A:        There are several important differences that make the PARC business model much more compelling and viable:

  1. PARC operates a landlord/tenant model. We lease space (office space, performance space, as well as recreation facilities) to local arts and recreation organizations who conduct their own programs.  As such, our costs to run PARC are very low and we do not need to be experts in the variety of arts and recreation options that exist at the facility.  We have reviewed the financials of other area facilities and our costs, as verified by outside professional firms, are a fraction of those incurred at nearby facilities.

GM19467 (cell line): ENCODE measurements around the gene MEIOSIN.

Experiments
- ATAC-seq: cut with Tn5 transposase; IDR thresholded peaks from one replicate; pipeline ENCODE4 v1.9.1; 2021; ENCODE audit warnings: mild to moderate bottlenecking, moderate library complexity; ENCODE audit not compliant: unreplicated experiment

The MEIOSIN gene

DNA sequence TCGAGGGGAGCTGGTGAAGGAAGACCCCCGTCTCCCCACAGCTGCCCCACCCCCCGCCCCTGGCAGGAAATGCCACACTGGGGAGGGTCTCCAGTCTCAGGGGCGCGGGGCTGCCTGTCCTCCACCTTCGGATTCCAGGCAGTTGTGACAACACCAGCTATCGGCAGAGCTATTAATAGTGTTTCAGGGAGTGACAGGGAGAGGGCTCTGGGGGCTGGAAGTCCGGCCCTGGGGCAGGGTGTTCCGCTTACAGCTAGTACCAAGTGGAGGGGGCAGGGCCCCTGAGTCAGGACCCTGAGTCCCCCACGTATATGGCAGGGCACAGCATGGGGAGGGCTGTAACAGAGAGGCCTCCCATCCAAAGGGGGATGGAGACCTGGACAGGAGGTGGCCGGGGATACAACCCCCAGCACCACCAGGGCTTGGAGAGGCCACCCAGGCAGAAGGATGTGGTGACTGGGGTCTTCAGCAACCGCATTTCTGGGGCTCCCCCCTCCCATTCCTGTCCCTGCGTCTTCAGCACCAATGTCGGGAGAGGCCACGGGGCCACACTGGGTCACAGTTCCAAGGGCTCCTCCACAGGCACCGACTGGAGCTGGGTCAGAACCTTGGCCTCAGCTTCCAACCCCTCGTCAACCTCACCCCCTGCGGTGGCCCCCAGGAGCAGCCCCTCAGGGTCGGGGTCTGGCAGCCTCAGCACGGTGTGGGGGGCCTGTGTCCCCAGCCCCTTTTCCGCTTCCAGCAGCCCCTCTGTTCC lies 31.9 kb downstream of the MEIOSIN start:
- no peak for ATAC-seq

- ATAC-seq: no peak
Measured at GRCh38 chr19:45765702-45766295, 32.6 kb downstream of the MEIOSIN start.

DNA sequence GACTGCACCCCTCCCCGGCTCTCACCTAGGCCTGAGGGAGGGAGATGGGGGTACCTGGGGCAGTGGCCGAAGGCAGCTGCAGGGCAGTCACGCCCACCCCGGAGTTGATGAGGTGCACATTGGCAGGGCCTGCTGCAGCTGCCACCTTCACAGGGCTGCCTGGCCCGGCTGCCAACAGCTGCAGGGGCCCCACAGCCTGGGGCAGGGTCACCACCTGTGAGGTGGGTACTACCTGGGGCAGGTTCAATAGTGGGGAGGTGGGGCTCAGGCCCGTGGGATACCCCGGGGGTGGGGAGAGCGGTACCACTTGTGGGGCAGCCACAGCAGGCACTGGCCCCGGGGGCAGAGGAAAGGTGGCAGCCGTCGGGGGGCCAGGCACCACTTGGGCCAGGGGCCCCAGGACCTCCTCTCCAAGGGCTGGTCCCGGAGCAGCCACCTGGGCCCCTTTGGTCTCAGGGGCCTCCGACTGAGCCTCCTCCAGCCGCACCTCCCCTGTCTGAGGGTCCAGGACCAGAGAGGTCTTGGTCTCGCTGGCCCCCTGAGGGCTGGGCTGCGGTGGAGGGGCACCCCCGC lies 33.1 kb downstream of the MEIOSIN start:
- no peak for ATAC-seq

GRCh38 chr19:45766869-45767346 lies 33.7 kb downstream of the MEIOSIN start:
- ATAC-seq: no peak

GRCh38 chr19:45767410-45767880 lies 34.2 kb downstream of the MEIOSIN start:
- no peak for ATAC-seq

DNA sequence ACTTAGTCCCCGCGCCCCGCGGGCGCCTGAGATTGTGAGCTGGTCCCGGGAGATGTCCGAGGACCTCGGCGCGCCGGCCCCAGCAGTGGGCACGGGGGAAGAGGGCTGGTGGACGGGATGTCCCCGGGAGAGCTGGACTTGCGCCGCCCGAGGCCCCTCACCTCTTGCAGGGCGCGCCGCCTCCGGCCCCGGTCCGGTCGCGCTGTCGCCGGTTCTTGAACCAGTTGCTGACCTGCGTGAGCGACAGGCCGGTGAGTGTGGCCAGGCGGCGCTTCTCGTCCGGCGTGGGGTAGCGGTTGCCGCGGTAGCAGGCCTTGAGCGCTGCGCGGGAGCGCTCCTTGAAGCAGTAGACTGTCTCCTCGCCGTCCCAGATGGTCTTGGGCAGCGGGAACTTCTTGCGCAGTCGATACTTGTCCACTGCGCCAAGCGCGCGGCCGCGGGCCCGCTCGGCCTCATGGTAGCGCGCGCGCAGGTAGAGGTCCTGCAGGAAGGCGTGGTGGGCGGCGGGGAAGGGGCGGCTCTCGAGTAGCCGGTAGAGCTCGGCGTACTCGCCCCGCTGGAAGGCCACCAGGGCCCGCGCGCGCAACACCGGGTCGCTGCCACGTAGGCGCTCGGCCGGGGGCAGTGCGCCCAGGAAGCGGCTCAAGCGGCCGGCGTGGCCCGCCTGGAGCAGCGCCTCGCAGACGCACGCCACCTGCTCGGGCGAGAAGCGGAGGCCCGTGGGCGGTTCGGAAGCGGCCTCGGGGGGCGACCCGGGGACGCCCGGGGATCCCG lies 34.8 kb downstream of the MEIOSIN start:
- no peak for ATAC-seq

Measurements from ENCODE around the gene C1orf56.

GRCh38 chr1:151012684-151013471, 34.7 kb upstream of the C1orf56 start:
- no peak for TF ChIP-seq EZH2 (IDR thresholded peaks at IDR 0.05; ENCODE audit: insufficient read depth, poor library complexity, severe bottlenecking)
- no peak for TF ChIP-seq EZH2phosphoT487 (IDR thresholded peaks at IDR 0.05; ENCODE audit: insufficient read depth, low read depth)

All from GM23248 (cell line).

2. We are not part of the government; we are a stand-alone entity that is a non-profit 501 (c) 3 organization; we must be financially viable. Facilities that are operated by local governments (e.g. Canton, Livonia Rec, etc.) are subsidized by taxpayers out of the general budget.  Typically, government agencies are inefficient and experience significant overhead and administrative costs that a non-profit organization does not incur.  With government-run recreation centers, there is limited accountability and expenses tend to balloon over time. PARC would not receive any operations funding from any government entity or the taxpayers.   Forecasts, confirmed by independent studies, indicate that PARC will be self-sufficient.